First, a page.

News, interviews make foray into prime time

MEDIA MONITOR

October 18, 1990|By Steve McKerrow

On The Weekend Watch:

OF PUBLIC INTEREST -- With the exception of the venerable "60 Minutes," network public affairs programs in prime time have not been ratings winners. Yet a trio of shows in the coming days illustrate the continuing value of informative alternatives to predictable entertainment. At 10 tonight (Channel 13), ABC's "Prime Time Live" offers a profile of actress Katharine Hepburn, presented in the larger context of women's roles in society. On "20/20" on Friday (10 p.m., Channel 13), the controversial murder case of Dr. Jeffrey MacDonald, subject of the TV-movie "Fatal Vision," is re-examined with evidence suggesting the man convicted of killing his family might not have been lying after all. And on Sunday (at 10 p.m., Channel 2) Maria Shriver hosts an "NBC News Special" with a celebrity tilt, interviewing Burt Reynolds, rapper MC Hammer and comic Sandra Bernhard.

SOME NEWSY TALK? -- And speaking of celebrities and news, Friday's edition of "The Tonight Show" (11:30 p.m., Channel 2) sounds pretty timely. Guest host Jay Leno (whose routines are often so topically tart they could be reprinted on editorial pages) talks with former CBS News anchor Walter Cronkite. Another scheduled guest is Lucie Arnaz, who has been in the news lately objecting to production of a TV movie about her parents, Lucille Ball and Desi Arnaz.

COMING TO ORDER -- Once again this season, an oft-asked question from Media Monitor readers has been, "When is 'L.A. Law' doing new shows?" The answer: tonight (at 10, Channel 2). Actress Diana Muldaur is back as Rosalind Shays, the sharp former partner who is suing the law firm for sexual discrimination in her ouster at the end of last season.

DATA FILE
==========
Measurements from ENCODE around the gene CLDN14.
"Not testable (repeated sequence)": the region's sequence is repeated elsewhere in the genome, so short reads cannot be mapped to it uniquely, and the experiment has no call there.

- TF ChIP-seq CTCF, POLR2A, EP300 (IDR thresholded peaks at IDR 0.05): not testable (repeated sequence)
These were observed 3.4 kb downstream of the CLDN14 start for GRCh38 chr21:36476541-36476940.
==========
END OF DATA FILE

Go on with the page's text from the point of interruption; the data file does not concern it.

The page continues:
ON TO OAKLAND -- The surprising performance of the Cincinnati Reds in the opening game of "The World Series" has turned an apparent yawner into something more interesting, as the fall classic moves Friday into the home park of the Oakland A's (at 8 p.m., Channel 11).

THE MOVIE MARQUEE -- Here's a trio of films destined to remain classics as long as people continue to enjoy the movies: At midnight Friday, Maryland Public Television is screening "The Ghost and Mrs. Muir," the three-hankie 1947 film with Rex Harrison as a dead sea captain and Gene Tierney as the widow who loves him. On Saturday, Channel 54 has a three-hour "Rocky" fest, with an 8 p.m. documentary, "Rocky, An American Hero," followed at 9 by the screening of the 1976 original in which Sylvester Stallone created a character who seemingly will never be down for the count. ("Rocky V" is in the works, you know.) Finally, at 1 p.m. Sunday, Channel 45 is screening "The Electric Horseman," the charming 1979 movie in which rhinestone cowboy Robert Redford steals a valuable horse and TV reporter Jane Fonda tracks him down.

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